That night, Clara has been staying up late with the Nutcracker, becoming very fond of him. When she finally goes to bed, she has the Nutcracker tucked in next to her. At midnight, it comes to life as the King of the Mice and a couple of his mice soldiers jump out of her clock, then spotting the Nutcracker next to Clara, they hop into her bed, waking her up. Suddenly she's pulled up into the air and a mysterious door appears behind her and she's pulled through.

Clara spots the Nutcracker fighting a couple mice, then the Mouse King appears behind her. As he grabs her, the Nutcracker leaps to fight him directly. The Mouse King tosses him off, breaking his arm, but Clara manages to escape by biting the King. She then helps the Nutcracker to a cannon and soldier, which they fire at the charging Mouse King, but it doesn't stop him. A magic nut appears in Clara's hand, and on the Nutcracker's suggestion, she throws it at the king, seemingly making him shatter like glass and transporting her back to her bedroom.

The next morning, Clara hears Drosselmeyer calling her upstairs, so she follows and he tells her that the Nutcracker is a prince of "the dream world," transformed by the King of Mice. He suddenly is downstairs leaving and as he leaves, he suggests Clara look at the grandfather clock in the attic, where she finds a sword on the back of the pendulum. She falls asleep shining it up, and her mother finds her and takes her back to bed.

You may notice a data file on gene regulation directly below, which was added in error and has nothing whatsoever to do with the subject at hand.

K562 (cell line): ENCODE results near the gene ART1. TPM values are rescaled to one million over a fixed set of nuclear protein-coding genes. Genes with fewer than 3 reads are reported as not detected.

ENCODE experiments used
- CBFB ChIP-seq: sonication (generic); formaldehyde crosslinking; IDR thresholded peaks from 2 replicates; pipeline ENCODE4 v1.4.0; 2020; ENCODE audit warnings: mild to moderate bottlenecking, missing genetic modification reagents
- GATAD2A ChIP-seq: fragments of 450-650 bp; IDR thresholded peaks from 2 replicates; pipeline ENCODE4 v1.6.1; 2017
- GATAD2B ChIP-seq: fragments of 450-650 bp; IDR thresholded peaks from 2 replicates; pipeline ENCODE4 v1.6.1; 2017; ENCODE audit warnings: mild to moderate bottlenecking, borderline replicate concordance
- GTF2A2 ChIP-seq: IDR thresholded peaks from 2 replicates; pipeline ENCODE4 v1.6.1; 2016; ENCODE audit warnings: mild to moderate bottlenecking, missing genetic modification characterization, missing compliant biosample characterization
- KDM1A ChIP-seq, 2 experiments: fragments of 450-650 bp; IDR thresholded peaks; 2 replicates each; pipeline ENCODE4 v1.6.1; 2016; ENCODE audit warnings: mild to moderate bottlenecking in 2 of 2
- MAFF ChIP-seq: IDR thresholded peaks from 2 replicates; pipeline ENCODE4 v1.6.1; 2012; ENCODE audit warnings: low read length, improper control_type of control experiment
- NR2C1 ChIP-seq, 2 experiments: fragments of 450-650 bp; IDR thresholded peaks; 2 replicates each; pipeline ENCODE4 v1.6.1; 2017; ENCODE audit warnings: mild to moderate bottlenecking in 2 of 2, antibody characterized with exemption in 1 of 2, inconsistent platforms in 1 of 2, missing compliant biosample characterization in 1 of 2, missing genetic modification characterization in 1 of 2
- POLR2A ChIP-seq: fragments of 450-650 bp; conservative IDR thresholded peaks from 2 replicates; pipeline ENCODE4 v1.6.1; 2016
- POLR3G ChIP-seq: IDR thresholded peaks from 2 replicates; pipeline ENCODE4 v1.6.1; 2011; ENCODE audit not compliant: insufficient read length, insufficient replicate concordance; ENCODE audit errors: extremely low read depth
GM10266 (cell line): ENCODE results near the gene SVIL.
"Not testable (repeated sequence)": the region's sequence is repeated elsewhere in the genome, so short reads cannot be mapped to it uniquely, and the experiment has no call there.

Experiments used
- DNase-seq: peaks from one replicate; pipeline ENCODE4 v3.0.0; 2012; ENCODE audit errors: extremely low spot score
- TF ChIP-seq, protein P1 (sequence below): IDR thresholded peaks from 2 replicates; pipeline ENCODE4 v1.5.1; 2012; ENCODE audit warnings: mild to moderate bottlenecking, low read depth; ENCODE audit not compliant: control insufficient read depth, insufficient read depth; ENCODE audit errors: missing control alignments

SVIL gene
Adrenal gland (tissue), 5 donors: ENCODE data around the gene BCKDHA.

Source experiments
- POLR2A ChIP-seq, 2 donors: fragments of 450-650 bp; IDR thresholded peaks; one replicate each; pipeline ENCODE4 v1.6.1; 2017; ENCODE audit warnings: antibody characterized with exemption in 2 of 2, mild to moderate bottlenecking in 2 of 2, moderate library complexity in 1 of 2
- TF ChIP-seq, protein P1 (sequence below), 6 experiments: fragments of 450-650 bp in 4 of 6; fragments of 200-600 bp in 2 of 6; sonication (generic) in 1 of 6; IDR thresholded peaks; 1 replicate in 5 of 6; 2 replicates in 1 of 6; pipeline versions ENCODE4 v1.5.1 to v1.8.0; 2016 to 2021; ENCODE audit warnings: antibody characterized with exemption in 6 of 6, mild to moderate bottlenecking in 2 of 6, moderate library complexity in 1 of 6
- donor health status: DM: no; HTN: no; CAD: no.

Clara is almost pulled through the mysterious door once again, but fights back and manages to get to the attic, but can't find the sword as the Mouse King has it and grabs her. He uses energy emanating from the sword to torture the Nutcracker, but Clara manages to divert it back to him, making him drop her and the sword, and restoring him to his true form with seven heads. ("He's so full of evil schemes that one head isn't enough to keep track of all of them," the Nutcracker explains.)